Olympics facing postponement as virus hits markets worldwide
As infections soar in Europe and the United States and the world economy spirals downwards, Japan has hinted at the next possible victim of the globe-spanning coronavirus: the Tokyo Olympics. Japanese prime minister Shinzo Abe acknowledged that a postponement of the world's greatest sporting event could be unavoidable.
Canada and Australia then added to the immense pressure that has been steadily mounting on organisers by suggesting that they would not send athletes to Tokyo this summer.
The Games are set to begin on July 24 in Tokyo.
"If it is difficult to hold in a complete way, a decision of postponement would be unavoidable," Mr Abe said.
The massive headache of changing the logistics of an event that has taken years to prepare for - not to mention the huge cost involved and the blow to national pride - would simply be the latest example of something once unthinkable becoming reality as the spread of the virus dismantles the normal structure and activities of human life.
The accumulation of cancelled events, lost or altered work and a general, widespread shrinking in spending and interaction has led to global economies suffering.
In the US, politicians were negotiating an enormous rescue package that could be worth nearly two trillion dollars (£1.71 trillion).
A surge in infections has caused a critical shortage of medical supplies in many places. Spain erected a field hospital in a convention centre, while US president Donald Trump ordered mobile hospital centres be sent to Washington, California and New York.
A number of politicians and celebrities also announced they have tested positive or were taking quarantine precautions.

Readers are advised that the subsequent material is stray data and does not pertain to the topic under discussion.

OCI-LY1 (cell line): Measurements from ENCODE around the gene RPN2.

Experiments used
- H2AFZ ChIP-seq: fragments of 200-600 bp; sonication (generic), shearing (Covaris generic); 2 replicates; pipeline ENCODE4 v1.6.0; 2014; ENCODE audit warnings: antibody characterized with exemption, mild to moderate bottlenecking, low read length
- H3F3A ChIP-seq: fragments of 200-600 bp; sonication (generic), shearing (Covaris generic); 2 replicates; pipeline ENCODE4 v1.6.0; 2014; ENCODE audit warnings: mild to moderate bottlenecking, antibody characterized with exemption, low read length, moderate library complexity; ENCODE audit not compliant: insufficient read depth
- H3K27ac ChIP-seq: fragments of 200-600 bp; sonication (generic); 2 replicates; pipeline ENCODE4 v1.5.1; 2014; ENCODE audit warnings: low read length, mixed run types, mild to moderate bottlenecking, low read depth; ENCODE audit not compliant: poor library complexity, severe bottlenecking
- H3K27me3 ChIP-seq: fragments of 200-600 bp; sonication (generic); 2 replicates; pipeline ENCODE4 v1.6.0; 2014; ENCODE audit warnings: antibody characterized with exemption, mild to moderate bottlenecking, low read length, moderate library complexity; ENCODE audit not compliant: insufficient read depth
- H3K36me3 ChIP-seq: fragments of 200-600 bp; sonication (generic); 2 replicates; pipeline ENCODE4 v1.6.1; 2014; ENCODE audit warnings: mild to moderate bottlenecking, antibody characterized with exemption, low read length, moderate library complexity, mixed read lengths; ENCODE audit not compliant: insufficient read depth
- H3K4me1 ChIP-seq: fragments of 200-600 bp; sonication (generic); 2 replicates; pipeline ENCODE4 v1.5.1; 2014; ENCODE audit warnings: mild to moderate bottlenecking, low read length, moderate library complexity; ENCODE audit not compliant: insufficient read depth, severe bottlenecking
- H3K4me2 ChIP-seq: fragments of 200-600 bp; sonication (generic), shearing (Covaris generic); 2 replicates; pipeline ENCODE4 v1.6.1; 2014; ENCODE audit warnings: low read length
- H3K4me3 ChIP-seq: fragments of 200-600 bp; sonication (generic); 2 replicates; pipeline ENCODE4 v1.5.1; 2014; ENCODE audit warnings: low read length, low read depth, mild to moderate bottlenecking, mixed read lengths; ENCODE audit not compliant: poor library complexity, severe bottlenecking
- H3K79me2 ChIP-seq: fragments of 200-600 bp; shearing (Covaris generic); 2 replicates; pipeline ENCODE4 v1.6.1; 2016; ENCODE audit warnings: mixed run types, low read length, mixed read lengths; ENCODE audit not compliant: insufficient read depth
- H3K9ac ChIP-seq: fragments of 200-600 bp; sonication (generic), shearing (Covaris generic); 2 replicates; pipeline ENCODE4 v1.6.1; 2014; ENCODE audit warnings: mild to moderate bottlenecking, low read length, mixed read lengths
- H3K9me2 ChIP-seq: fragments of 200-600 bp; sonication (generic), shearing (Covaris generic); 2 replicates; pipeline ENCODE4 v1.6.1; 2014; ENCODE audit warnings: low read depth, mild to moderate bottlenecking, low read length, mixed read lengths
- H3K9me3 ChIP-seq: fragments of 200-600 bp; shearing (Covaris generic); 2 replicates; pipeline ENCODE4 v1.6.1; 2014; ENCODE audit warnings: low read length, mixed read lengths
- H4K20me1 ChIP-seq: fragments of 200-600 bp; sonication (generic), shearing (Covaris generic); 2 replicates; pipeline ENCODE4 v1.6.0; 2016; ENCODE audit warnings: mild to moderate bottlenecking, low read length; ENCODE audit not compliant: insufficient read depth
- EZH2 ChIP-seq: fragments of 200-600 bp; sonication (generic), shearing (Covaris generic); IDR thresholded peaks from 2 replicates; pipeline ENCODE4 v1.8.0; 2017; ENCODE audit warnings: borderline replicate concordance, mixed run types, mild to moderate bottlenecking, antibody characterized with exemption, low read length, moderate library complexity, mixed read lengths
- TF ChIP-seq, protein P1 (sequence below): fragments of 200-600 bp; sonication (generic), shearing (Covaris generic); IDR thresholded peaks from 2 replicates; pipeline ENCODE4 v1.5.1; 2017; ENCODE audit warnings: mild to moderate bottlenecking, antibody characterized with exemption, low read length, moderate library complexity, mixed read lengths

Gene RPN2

Republican Rand Paul of Kentucky became the first US senator to announce he was infected.
Opera superstar Placido Domingo also announced he has Covid-19, while German chancellor Angela Merkel put herself into quarantine after a doctor who gave her a vaccine tested positive.
For most people, the new coronavirus causes only mild or moderate symptoms, such as fever or coughing. For some, especially older adults and people with existing health problems, it can cause more severe illness, including pneumonia.
Italy's infections continued to spike on Sunday, hitting 59,000 cases and 5,476 deaths, and India's prime minister asked his nation of 1.3 billion people to stay at home.
In Australia, a ban began on bars, gyms, cinemas, nightclubs, restaurants and a host of other places where large groups of people gather.
Japan has apparently dodged, so far, the unchecked spread of the virus which some had earlier foreseen. But for many there, the fate of the 2020 Olympics has been a daily worry.
The International Olympic Committee announced a plan to examine the situation over the next few weeks and make a decision that could include the option to postpone.
Australia issued a statement saying it was advising its athletes to prepare for an Olympics in 2021. The Australian committee's executive board agreed unanimously that "an Australian Team could not be assembled in the changing circumstances at home and abroad".